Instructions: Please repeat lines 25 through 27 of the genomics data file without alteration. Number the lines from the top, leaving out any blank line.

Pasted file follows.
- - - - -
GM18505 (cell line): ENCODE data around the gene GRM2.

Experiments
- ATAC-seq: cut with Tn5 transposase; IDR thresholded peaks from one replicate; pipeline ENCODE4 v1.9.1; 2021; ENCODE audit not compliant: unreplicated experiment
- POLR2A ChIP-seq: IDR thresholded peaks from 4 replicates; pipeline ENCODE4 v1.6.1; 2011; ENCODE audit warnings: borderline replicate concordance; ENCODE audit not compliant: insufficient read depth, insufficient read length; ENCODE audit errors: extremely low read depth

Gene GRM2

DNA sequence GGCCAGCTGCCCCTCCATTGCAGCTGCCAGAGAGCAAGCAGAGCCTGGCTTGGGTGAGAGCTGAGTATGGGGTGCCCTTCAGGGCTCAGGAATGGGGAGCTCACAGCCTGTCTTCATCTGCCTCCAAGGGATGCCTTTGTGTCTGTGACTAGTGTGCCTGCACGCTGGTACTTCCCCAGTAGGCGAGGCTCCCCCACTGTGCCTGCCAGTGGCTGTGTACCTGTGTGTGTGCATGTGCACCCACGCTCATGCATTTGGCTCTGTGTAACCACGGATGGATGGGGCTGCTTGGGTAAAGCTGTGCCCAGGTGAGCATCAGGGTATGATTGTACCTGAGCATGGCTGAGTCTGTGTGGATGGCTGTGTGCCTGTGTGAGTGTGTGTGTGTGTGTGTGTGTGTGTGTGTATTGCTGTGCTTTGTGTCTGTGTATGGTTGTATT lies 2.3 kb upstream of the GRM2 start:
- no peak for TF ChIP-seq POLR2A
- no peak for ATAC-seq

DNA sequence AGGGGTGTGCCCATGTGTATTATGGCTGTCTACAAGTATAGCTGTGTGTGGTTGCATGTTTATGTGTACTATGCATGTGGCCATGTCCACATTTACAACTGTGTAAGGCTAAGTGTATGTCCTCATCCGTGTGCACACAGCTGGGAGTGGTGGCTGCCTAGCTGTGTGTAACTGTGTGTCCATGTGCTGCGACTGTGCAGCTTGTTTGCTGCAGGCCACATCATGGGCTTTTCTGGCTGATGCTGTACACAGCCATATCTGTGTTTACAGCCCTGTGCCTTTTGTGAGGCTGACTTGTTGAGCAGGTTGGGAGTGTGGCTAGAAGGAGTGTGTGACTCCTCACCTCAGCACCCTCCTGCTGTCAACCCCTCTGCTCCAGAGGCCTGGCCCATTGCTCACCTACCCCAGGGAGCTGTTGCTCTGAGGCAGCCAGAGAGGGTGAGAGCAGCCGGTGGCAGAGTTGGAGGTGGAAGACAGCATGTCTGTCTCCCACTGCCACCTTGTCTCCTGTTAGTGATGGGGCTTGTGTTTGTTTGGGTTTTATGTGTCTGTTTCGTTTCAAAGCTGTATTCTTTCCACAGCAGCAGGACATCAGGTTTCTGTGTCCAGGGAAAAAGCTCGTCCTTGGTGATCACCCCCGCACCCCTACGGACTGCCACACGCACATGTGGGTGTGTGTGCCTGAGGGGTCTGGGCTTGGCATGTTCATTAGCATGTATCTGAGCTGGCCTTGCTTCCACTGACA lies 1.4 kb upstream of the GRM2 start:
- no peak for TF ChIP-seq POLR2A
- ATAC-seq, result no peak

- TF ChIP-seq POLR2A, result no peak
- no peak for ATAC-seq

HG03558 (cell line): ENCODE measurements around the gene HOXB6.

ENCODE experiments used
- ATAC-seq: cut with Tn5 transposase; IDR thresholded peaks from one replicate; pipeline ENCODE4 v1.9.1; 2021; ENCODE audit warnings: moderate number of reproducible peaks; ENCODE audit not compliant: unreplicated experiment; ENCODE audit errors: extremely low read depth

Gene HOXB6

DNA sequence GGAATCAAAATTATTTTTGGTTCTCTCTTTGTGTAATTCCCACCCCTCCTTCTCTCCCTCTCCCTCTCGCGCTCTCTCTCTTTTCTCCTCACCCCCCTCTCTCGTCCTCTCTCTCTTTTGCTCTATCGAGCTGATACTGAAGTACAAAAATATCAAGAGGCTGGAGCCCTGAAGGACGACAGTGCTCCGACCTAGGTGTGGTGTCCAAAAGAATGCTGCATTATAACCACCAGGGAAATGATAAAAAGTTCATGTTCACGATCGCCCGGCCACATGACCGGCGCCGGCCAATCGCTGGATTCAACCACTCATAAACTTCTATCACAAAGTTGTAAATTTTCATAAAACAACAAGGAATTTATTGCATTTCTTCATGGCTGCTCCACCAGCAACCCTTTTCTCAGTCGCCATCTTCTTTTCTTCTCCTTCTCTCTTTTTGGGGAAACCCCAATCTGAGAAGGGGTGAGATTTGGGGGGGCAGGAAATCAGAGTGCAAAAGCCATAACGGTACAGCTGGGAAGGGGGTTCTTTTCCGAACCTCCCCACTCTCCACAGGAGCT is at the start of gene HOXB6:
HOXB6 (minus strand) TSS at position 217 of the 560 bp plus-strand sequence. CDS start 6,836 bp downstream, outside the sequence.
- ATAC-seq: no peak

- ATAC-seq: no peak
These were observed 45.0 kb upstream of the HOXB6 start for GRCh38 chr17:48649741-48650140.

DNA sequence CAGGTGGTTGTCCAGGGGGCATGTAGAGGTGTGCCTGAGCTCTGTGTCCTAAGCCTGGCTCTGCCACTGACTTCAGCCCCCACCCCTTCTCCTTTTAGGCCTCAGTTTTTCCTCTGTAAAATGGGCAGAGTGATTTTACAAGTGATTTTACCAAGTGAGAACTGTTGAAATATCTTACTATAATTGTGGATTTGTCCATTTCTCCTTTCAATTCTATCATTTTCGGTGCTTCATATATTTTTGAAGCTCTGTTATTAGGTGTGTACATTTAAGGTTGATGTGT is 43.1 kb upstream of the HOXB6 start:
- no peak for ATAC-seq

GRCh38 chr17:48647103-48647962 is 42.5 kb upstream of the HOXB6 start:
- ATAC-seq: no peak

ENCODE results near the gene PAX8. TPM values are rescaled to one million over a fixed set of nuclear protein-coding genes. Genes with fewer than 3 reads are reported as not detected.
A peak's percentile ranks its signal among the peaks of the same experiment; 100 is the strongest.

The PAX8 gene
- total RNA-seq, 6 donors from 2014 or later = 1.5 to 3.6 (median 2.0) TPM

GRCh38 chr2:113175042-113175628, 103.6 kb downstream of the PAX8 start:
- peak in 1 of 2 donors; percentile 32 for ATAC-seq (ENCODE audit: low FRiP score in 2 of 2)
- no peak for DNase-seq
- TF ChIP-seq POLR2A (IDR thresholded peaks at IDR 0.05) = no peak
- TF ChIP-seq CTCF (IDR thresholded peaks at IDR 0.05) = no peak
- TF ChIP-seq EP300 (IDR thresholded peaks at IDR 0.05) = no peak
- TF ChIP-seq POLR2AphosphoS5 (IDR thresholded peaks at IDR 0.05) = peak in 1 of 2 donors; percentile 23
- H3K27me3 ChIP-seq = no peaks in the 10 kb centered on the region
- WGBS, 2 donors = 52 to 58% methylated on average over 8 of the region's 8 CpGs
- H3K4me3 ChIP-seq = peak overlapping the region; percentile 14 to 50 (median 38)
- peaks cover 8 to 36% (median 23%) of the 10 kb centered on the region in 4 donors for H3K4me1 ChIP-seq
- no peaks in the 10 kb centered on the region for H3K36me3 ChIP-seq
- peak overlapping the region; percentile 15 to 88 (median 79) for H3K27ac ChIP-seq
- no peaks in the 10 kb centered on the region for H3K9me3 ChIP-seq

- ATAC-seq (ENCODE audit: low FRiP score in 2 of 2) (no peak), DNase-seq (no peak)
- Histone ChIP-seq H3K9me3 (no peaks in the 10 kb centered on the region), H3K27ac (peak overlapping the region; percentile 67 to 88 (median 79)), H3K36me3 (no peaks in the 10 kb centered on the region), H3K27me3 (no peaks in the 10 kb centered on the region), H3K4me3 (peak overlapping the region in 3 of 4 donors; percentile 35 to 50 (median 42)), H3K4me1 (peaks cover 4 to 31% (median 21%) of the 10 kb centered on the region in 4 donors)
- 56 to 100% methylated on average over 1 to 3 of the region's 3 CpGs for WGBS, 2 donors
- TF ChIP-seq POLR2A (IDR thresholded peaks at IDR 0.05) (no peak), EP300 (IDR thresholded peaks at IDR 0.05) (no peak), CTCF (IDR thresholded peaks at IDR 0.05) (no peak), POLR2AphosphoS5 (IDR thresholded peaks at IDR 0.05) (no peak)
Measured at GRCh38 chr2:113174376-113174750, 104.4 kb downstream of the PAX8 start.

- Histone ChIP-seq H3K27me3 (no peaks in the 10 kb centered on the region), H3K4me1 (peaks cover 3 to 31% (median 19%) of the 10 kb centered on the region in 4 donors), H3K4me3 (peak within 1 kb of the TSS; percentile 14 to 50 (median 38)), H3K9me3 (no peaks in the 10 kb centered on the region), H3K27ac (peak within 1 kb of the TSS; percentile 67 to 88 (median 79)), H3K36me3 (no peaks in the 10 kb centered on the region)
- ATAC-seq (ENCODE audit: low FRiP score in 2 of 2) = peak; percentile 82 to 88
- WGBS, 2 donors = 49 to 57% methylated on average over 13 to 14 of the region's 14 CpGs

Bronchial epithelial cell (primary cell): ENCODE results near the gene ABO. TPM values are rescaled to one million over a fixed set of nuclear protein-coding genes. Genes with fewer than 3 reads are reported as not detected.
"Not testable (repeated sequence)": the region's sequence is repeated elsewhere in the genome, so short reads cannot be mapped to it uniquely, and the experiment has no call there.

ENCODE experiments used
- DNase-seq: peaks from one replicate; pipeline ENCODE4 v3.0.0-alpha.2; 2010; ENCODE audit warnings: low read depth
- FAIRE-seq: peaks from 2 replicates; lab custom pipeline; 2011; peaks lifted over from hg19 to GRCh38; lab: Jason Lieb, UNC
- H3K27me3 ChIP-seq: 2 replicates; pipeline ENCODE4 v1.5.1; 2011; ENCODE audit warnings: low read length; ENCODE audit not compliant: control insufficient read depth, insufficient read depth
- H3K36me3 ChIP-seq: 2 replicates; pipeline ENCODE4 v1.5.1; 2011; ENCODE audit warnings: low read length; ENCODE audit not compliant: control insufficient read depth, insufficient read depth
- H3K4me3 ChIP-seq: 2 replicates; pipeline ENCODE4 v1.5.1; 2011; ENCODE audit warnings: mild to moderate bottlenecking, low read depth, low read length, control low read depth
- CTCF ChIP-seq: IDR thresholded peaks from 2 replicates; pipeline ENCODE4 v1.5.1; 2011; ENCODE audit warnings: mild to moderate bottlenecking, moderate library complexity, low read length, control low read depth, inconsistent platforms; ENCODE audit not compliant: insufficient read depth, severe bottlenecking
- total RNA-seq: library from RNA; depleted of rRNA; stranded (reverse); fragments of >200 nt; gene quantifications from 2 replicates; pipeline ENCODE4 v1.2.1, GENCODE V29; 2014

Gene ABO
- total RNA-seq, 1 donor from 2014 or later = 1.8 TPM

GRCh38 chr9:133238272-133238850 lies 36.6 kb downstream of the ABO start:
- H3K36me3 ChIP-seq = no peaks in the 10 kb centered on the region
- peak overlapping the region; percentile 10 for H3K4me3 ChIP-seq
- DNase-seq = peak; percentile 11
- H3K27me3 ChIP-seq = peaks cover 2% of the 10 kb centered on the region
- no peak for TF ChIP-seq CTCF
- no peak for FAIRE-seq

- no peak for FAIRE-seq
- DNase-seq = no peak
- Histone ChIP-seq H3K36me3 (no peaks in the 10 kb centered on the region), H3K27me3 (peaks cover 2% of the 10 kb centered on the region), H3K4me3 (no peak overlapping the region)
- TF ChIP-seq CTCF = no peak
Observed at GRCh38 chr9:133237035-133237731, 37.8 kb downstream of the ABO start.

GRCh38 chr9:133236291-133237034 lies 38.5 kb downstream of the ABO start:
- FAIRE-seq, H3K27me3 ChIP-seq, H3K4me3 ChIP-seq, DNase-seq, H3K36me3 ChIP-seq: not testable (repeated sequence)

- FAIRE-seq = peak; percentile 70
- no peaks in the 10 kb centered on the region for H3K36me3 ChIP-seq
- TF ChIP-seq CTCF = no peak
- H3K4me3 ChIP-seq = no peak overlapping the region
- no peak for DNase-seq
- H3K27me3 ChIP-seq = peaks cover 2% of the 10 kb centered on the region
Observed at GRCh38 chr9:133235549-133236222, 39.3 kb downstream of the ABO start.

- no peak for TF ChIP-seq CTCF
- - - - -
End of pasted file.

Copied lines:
GRCh38 chr17:48647103-48647962 is 42.5 kb upstream of the HOXB6 start:
- ATAC-seq: no peak

ENCODE results near the gene PAX8. TPM values are rescaled to one million over a fixed set of nuclear protein-coding genes. Genes with fewer than 3 reads are reported as not detected.